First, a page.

This was introduced with Shimano’s 12-speed XTR mountain bike groupset, and is found on all its 12-speed mountain bike equipment along with the 12-speed Dura Ace and Ultegra.
In short, it’s a series of shift ramps on the cassette and shaping on the chain that increases shift speed both up and down the cassette.
And arguably, it gets better under load. No doubt this plays well with the growth in the e-road and e-gravel segment as well.
My groupset uses the 31/48 dual-chainring crank set and a 105 11-36 cassette. This wider range cassette comes from the 105 line-up.
While it’s totally compatible with GRX, it doesn’t have the extra ramps of HyperGlide+, to keep it in the 105 price range.
But Lawrence confirmed it was an essential addition to 2×12 GRX. ‘We needed to look at what we could do with wider range. It needed to be something more than 11-34.
This also worked well with the new 105 with both Di2 and mechanical.’ Given the shift of gravel bikes and all-road bikes to more capability, groupsets and gear ranges need to keep up.
I have used the HyperGlide+ equipment on my mountain bike for more than four years, but I was far from disappointed in having the 11-36 cassette missing it.
I was grateful for the gear range, with the lower gear allowing a little more flexibility with cadence on steeper and looser slopes – something that is reasonably common around my home base in south-east Queensland.
Still, the 105 cassette is no light option and I’m certain that the market would adopt 11-36 in a lighter Ultegra unit with HyperGlide+.
The shifts are smooth and predictable – exactly what you would expect from Shimano shifting.
The Shadow+ design keeps the derailleur tucked out of the way and the clutch really helps with security in rough terrain, as it did on the 11-speed equipment.
While Shimano updated the calipers, the success of extra pad clearance blends into the background.
The result is brakes that are more likely to run drag-free despite challenging conditions, and Shimano’s new CL rotors play a role as well.
With a new carrier design, they will not be warping with heat. As it is, the braking was powerful and consistent across my predominantly dry test period.
I have ridden a number of nice gravel wheels, and I’m fairly pedantic about wheel systems on my mountain bikes and gravel bike.
The right tyre and rim combination really makes a difference when you need it to provide small bump compliance, grip and stability forsteering.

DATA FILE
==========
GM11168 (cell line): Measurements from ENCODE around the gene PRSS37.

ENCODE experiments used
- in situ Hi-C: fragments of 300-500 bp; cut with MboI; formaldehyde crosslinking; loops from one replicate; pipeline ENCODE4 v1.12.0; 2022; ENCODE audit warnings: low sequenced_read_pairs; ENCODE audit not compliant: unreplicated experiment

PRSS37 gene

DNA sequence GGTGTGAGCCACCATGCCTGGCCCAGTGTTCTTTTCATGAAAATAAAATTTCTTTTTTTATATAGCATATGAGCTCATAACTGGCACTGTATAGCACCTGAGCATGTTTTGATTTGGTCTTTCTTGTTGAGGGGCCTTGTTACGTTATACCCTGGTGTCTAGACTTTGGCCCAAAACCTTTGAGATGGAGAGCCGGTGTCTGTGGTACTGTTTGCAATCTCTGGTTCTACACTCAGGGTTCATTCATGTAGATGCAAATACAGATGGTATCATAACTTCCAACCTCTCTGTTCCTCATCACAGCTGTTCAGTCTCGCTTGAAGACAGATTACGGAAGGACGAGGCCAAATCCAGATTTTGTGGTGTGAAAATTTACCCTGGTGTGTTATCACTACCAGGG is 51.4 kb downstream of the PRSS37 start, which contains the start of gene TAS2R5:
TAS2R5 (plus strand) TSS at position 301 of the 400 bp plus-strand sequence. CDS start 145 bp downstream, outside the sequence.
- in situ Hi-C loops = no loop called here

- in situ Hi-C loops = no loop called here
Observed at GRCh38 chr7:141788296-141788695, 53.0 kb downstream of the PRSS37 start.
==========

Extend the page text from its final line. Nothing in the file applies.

I believe lower and wider rims excel, with fast rolling hubs. It seems like Shimano agrees.
It released a wheelset previously with a 30mm wide, 32mm tall full-carbon rim. That same rim is now laced to its new hub set.
The rear hub can be fitted with a Microspline freehub to suit the 10-45 and 10-51 cassettes, or Shimano’s HG compatible freehub.
Being able to swap freehubs is a first for Shimano. With a 25mm internal measurement, the wheels support up to 50mm tyres, and were a perfect fit for the 40mm Pirelli rubber I have been riding.
At a little over 1,400g the wheels accelerate well while being precise thanks to a happy complement of 24 spokes front and rear.
Like any wheels with a high-quality hub, they roll fast. Shimano has stuck with cup and cone bearings in their hubs.
These spin for days but stay on top of maintenance to ensure these will be a beautiful set of wheels for years to come.
Gravel is forever growing and evolving. How you engage with it is up to you.
Shimano has developed three 12-speed groupsets to serve the needs of racers, riders and explorers.
They are all mechanical, and I am certain that electronic versions will be coming.
But the beauty of mechanical drivetrains goes hand in hand with the beauty of gravel.
Riding off-road asks you to disconnect, do away with preconceptions of acceptable grip, to leave phone range and to escape on your terms.
Shimano’s GRX groupsets can help with that, thanks to wide gear ranges and reliability.
There is nothing flashy with these groupsets, but there is a tradition of reliability and results. And from Shimano, that shouldn’t be a surprise.
Model Shimano GRX RX820
Chainring options 31/48, 38t, 40t, 42t
Cassette options 11-34, 11-36, 10-45, 10-51
Crank length options 170mm, 172.5mm, 175mm
Brake rotors 140mm, 160mm, 180mm
- You do you. From wide range 1×12, to a slightly narrower 1×12 range – or stick to a 2×12 option with a gear for every occasion
- HyperGlide+: don’t let this slip into the background, it makes for more secure shifting underload.
Every. Single. Shift
- The shifters have a refined cable pull for easier actuation
- New wheels: Shimano has nailed it with these – the rim depth and width is on point, with fast rolling hubs that have (gasp) interchangeable freehubs!